The thermostat’s website explains that it is for the 90 percent of people who install a programmable thermostat but never get around to programming it. When you install a learning thermostat you teach it in the first week what your preferences are by adjusting the temperature for when you are away during the day or at night. After a few days the thermostat learns your schedule and programs itself to match. Expect to save about 20 percent in energy costs when you use one. The other good news is that you can control it from your phone and for most people installation is a DIY project.
Ben Davis, Sales Director for Craig Builders, said “we’ve seen a large push for technology surrounding the energy efficiency of the home.” Some energy saving technologies his company has incorporated recently include variable speed fans as part of the heating and cooling system and multiple programmable thermostats zoned for different parts of the house. “These give the new owners more temperature control in the areas where they’re spending the most time,” Davis said.
Technology Enhances Home Entertainment
Technology can vastly expand and improve home entertainment options.
Wireless systems are available that make music available throughout the house and even outdoors, Maricic explained adding that “it’s like having a separate boom box in every room that you can control with your phone.” This means you can have the same music playing throughout the house, or something different in each room. It also means “parents can turn down their kids’ music if it gets too loud,” he said.
Full home entertainment systems with surround sound are popular, but may not suit everyone, Maricic explained. Many people instead choose a sound bar which “simulates big sound and can be controlled from a TV remote,” he said.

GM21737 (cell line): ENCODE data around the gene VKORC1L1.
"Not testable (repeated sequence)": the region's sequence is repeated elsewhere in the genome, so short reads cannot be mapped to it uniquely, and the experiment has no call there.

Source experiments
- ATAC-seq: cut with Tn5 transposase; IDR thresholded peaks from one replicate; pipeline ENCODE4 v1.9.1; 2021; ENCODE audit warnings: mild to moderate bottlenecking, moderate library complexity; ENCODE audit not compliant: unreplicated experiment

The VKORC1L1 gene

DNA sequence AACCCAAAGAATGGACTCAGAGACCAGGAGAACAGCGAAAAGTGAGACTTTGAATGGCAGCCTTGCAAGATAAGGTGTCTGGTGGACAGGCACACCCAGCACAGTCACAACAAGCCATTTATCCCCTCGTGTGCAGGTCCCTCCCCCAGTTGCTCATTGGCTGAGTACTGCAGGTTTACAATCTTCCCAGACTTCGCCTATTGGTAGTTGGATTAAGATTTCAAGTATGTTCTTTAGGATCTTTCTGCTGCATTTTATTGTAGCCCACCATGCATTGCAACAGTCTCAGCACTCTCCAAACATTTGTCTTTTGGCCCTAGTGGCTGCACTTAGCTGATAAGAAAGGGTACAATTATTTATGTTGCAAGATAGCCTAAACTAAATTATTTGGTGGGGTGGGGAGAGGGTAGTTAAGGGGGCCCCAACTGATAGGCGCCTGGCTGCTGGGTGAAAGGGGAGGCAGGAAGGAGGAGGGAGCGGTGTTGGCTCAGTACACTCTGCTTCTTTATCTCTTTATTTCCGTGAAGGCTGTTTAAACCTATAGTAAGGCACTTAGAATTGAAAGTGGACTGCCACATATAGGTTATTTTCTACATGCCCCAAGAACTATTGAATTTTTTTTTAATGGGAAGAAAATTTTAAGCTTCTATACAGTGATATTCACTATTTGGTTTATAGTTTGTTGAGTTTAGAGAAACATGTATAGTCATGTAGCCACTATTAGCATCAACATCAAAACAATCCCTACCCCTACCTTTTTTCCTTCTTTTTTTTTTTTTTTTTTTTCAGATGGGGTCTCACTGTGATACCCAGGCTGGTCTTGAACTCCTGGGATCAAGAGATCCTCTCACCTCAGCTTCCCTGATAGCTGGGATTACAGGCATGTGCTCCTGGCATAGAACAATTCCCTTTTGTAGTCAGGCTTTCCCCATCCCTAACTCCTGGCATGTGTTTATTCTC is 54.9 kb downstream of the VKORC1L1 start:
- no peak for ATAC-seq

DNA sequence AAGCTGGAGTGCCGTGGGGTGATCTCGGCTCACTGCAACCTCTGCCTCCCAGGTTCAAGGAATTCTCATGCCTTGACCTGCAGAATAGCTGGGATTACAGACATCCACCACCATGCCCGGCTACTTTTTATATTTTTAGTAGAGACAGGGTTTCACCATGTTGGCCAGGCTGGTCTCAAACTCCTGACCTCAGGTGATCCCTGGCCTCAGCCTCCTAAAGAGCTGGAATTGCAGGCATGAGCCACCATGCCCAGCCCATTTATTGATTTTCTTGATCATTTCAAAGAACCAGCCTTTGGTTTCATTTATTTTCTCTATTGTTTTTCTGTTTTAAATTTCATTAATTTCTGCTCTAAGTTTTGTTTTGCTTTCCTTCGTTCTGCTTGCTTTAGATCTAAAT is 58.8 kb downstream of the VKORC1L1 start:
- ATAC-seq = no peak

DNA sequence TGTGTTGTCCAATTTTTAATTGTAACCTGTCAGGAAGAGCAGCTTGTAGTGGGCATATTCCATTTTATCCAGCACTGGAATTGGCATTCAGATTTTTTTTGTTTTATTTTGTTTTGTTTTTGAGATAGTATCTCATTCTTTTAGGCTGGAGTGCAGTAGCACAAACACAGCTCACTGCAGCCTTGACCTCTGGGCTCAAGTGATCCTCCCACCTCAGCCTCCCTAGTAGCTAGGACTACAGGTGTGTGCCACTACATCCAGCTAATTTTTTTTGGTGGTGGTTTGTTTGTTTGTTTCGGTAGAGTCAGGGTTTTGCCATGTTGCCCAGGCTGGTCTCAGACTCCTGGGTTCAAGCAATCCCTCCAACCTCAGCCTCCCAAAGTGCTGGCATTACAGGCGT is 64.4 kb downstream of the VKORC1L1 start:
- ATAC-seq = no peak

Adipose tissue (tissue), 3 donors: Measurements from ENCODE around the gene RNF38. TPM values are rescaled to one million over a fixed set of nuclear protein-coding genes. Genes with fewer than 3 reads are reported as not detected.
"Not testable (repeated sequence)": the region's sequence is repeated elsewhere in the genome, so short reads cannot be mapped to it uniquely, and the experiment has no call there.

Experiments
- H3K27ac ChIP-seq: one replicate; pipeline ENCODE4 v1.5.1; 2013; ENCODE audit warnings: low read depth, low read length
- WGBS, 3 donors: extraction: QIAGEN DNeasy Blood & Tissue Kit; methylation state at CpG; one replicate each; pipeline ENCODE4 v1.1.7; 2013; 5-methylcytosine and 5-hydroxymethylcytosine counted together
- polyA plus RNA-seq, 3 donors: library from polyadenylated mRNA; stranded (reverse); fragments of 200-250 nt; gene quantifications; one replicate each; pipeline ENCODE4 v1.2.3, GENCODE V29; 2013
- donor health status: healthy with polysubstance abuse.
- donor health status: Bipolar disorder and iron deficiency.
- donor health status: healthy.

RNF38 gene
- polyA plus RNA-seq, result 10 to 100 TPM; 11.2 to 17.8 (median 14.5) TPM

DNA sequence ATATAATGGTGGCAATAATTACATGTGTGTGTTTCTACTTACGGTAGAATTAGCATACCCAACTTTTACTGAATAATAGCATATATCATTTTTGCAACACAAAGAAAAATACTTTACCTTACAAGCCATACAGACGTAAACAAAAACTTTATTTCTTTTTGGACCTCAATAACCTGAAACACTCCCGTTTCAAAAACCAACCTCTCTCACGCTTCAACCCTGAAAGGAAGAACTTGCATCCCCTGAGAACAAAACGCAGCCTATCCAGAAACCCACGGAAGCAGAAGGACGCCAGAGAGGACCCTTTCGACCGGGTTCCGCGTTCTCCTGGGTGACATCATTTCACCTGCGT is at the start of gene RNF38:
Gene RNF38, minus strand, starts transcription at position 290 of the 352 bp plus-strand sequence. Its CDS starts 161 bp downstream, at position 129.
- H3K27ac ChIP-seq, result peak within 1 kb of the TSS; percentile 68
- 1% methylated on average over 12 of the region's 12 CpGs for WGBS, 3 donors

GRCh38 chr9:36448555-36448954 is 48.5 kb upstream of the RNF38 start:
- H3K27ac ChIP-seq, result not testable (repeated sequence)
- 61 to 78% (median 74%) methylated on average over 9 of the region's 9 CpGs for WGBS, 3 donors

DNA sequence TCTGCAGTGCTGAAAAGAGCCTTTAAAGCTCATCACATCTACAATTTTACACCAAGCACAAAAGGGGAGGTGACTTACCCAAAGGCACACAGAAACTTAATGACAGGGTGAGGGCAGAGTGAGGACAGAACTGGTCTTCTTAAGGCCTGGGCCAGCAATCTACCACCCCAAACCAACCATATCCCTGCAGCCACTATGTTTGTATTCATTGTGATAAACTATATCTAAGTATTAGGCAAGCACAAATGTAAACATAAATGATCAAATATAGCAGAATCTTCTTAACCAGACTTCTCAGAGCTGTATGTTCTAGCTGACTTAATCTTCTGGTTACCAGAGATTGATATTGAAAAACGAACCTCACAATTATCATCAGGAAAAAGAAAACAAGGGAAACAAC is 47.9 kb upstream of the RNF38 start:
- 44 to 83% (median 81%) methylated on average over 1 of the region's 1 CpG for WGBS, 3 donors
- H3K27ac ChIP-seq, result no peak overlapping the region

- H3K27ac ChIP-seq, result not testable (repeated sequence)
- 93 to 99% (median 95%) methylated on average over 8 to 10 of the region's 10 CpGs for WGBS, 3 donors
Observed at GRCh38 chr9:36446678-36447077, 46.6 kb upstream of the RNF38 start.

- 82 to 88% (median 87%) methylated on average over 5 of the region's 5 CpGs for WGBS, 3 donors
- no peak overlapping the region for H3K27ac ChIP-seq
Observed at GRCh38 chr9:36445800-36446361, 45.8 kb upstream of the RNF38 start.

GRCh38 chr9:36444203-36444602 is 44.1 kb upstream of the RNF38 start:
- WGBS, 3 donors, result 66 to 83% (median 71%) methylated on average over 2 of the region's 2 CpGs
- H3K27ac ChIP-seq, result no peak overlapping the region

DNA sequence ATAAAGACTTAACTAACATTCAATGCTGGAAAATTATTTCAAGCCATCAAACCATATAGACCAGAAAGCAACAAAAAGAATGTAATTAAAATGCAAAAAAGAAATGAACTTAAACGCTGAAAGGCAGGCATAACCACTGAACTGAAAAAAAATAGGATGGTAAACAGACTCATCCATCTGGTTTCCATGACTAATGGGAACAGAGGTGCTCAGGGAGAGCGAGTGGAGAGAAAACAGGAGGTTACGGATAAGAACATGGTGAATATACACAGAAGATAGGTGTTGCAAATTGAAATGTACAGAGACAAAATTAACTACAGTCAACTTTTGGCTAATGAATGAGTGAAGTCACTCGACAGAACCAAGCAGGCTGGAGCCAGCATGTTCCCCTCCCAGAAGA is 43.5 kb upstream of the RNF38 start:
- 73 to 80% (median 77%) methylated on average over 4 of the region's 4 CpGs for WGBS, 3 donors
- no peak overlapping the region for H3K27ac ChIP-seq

Improved functionality is a big part of what technology adds to a home’s audio visual systems. Ben Feiner with Prolink, LLC explained that today consumers have access to online content allowing them to stream videos or access music via internet radio. They also experience better sound and a much enhanced video experience.
Increasing your home’s ambiance through lighting is another life enhancing technology. LED bulbs are available today that not only save energy and have a very long life, but are WiFi enabled allowing you to control their color from your smart phone. For example, Maricic described programming your lights to give you the orange glow of sunset even on a dark day. You can also program your lights to be dim first thing in the morning, gradually brightening as you awaken.
Technology Enhances Convenience
Home automation, with all of its convenience, is a big part of why people choose to install new technologies in their homes.
“When customers do upgrade, we’re seeing it go toward surround sound, home audio and home automation packages…it’s incredible what can be controlled from a smart phone these days,” Davis said.
A fully automated home means it is all connected on one platform, explained Nick Salzman with Appalachian Home Technologies, LLC. “One app controls everything including window shades, the HVAC system, lighting and music. You can even access your oven to have it start preheating before you arrive home,” he added.